FUN AT WORK: Barbro Watt has a great working relationship with Anglicare Richmond store manager Bronwyn Ashcroft. The duo have been working together for 17 years. Picture: Geoff Jones

“I buy so much. I’m disgusting! When my husband was alive, he used to say, ‘Barbro, I don’t care what you buy but you’ve only got one body and two feet!’ I’d say, “Have I? Oh, what a pity!’”

While she doesn’t buy as much as she used to (and sometimes re-donates her purchases back to the shop), when asked how long she’ll continue volunteering - and shopping - at Anglicare, she says, “until I … drop!”  

“I love all the customers that come in. We have hundreds of regulars, and we get some lovely people. I go home at the end of the day, and I feel good,” she says.

Some regulars come in on Thursdays especially to rifle through the week’s new stock delivery - and have a natter with Barbro, of course.

“They say, ‘Ohh Barbro! You’re in today! Oh goody goody! I won’t stay long. I’ll just tell you. So and so… ‘“ she laughs.

“One woman said, ‘Barbro, I hate to tell you this, but this place is my therapy!’”

She says some people try to bargain: “I say I’m sorry, this is a charity!”

When asked how long she’ll continue volunteering - and shopping - at Anglicare, Barbro says, “until I … drop!”

“We helped a family yesterday - they had no food. The woman got a pair of warm tracksuit pants and a lovely coat to go with it. I said ‘Look at you! You look fantastic!” she says.

“I just love the people. I don’t care who they are, what they’ve got. None of us know what we’re in for, do we? I just wish everybody to be happy and safe.”

Safe passage

Barbro has four kids and three grandkids. Sadly, her husband passed away 14 years ago. When Barbro’s not at Anglicare, you’ll find her at home in her garden.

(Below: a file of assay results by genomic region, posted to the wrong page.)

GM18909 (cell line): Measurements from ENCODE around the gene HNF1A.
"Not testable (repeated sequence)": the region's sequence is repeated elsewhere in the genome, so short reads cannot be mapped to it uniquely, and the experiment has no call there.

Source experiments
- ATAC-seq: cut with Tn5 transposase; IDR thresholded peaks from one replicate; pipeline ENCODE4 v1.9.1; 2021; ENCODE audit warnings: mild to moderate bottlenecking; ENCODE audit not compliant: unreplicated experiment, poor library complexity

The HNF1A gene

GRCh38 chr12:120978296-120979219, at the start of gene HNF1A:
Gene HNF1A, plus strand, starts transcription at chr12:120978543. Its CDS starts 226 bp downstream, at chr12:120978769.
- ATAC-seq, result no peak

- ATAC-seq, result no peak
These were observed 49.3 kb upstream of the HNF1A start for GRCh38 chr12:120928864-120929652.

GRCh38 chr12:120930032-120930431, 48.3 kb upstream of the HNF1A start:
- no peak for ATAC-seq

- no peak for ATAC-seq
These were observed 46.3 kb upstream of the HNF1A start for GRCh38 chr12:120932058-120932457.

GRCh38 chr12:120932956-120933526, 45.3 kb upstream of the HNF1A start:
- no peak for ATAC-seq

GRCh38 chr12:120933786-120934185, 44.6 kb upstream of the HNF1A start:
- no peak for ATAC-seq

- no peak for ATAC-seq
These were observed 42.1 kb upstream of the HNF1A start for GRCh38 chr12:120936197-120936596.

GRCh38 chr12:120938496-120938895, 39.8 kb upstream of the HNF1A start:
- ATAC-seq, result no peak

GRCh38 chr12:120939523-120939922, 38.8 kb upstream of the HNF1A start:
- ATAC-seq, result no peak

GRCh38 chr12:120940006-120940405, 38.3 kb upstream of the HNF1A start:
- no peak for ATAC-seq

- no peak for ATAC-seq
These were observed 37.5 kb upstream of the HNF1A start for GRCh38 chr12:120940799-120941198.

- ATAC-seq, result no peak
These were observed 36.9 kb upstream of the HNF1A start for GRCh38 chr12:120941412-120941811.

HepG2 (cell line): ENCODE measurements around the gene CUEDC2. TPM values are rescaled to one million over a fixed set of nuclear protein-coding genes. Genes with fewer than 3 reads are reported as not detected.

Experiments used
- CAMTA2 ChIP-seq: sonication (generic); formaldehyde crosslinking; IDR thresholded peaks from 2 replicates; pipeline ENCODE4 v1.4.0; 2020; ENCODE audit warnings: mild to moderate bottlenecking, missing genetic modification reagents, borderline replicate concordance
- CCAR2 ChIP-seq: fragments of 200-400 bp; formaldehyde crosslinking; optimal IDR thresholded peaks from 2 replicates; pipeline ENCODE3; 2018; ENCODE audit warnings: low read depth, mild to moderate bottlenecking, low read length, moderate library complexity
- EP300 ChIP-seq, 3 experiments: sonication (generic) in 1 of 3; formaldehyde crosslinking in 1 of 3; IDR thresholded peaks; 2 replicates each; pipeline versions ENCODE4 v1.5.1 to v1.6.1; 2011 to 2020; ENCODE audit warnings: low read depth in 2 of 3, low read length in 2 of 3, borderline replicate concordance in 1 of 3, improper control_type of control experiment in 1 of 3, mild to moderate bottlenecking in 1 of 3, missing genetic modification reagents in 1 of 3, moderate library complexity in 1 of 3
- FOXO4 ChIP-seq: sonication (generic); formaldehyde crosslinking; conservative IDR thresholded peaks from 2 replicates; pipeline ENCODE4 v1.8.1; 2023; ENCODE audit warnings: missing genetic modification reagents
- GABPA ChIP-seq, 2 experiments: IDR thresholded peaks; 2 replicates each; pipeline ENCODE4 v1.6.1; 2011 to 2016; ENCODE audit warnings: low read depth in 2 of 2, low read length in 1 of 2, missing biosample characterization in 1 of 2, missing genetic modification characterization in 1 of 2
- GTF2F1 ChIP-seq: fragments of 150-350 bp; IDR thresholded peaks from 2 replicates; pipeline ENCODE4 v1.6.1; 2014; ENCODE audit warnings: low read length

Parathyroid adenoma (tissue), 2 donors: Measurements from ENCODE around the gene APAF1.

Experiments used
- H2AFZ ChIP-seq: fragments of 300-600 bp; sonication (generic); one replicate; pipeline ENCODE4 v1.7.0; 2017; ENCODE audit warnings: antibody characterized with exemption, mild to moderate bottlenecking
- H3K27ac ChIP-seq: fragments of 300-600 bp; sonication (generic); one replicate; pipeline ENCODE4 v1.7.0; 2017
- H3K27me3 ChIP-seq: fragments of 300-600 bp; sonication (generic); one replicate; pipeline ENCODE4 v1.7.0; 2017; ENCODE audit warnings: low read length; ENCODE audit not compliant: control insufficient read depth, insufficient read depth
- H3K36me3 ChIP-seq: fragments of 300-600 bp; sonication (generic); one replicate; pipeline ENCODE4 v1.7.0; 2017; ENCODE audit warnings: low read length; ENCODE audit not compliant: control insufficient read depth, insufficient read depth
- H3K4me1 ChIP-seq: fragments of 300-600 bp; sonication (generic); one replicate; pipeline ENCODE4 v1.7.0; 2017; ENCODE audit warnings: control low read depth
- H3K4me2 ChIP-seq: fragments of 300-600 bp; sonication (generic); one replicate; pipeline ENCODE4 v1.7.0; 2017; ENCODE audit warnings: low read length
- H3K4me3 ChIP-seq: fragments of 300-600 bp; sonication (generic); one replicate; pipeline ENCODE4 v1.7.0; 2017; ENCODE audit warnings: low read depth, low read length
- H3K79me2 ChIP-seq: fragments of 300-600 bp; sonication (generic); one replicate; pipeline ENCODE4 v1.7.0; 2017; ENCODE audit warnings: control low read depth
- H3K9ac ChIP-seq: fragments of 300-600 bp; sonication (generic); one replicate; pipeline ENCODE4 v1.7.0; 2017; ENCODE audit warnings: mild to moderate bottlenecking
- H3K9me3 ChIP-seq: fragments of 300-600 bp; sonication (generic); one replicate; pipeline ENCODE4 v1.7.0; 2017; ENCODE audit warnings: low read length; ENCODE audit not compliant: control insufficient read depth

“I’ve got views for miles, I love it! The kids reckon they’re going to find me dead in the garden one day, and I say ‘Good! As long as it’s quick!’” she says.

Barbro was 14 when she came out with her family to Australia, from a place called Gothenburg.

“We came out on a Swedish cargo ship. There were only 24 passengers, and the ship was called ‘Parramatta’ - would you believe it?” she says.

COMMUNITY SERVICE: Barbro Watt outside Richmond Anglicare, where she has been volunteering for 17 years. Picture: Geoff Jones

COMMUNITY SERVICE: Barbro Watt outside Richmond Anglicare, where she has been volunteering for 17 years. Picture: Geoff Jones

“It took six weeks. We stopped in Canary Islands, Cape Town and Durban, and when we stopped in Portugal we weren’t allowed to get off the ship - we had to stop outside in the sea and they came via tug boat to give us cholera shots, which was raging, before we came in.

“I was sea sick from the day we left to the day we got here. I was a skeleton! It was horrible.”

Barbro celebrated her 83rd birthday recently and the Anglicare team threw her a little in-store party. She wore a sparkly tiara all week. 

  • We Are Hawkesbury, My Story, is a series of profiles of Hawkesbury personalities where we attempt to showcase the extraordinary in the seemingly ordinary: